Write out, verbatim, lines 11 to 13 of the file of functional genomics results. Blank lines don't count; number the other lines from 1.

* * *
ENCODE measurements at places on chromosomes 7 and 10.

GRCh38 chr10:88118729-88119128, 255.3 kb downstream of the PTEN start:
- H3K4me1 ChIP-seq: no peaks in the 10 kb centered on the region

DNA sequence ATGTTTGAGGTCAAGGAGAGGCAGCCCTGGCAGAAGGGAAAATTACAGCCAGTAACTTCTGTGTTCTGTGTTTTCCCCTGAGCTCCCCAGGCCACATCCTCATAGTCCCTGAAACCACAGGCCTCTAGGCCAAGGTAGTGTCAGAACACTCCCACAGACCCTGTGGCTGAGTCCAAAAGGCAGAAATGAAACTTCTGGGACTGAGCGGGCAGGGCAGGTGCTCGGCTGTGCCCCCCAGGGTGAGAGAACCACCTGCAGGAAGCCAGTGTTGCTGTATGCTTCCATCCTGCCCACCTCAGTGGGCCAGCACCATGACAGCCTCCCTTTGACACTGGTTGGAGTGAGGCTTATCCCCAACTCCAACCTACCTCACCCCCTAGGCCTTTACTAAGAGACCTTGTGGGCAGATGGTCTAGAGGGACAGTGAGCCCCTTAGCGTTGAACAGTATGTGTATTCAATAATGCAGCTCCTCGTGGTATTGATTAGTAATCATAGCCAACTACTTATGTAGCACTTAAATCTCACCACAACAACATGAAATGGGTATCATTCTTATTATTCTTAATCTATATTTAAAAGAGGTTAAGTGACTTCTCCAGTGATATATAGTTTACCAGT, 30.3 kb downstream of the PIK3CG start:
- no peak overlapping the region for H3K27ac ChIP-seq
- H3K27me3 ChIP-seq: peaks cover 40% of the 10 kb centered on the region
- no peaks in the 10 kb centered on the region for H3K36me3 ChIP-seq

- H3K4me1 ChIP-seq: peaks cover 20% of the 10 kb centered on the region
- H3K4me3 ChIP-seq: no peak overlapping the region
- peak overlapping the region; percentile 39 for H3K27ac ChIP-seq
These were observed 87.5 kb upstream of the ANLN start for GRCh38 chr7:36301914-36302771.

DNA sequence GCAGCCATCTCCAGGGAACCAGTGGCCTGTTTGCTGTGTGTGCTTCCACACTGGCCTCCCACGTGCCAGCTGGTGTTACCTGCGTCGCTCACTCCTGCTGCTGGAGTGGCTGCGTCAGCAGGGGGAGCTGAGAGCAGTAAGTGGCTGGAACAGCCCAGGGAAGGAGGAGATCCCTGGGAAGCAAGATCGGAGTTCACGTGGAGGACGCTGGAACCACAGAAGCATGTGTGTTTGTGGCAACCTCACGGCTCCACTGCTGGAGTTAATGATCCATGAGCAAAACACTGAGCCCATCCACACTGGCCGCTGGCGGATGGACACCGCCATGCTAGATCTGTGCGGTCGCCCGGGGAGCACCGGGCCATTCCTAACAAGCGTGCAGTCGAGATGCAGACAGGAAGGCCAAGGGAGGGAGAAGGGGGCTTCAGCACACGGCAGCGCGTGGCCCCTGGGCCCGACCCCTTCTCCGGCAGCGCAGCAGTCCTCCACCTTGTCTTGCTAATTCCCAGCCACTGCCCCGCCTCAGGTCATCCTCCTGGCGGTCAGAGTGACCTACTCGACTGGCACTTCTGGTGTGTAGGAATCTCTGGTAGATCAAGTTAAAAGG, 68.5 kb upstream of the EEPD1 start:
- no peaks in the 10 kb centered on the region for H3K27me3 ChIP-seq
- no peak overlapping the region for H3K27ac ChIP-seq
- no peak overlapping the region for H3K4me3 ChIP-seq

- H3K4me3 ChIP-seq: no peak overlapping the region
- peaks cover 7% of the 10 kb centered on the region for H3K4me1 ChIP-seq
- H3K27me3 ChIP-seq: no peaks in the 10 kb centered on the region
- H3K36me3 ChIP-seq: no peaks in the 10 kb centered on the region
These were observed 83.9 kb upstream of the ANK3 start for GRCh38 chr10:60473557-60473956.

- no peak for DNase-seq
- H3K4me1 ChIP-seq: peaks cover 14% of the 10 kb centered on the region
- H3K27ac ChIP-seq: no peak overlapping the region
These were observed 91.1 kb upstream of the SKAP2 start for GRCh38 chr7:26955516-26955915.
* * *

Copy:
These were observed 87.5 kb upstream of the ANLN start for GRCh38 chr7:36301914-36302771.

DNA sequence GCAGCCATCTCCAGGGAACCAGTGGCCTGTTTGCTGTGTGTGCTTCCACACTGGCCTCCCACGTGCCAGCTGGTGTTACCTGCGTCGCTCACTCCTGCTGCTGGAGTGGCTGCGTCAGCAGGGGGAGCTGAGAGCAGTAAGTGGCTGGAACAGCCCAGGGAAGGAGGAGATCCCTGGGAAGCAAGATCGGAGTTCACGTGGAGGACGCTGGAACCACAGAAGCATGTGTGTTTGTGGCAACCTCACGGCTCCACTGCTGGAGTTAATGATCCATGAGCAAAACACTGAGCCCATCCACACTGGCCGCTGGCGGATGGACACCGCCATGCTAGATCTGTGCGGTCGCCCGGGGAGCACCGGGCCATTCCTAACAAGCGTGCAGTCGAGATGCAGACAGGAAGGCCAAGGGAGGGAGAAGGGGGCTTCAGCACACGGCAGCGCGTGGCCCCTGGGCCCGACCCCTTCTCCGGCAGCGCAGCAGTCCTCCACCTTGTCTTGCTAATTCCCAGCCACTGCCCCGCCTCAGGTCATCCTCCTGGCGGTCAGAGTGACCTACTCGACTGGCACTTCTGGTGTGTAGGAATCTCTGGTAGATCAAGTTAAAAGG, 68.5 kb upstream of the EEPD1 start:
- no peaks in the 10 kb centered on the region for H3K27me3 ChIP-seq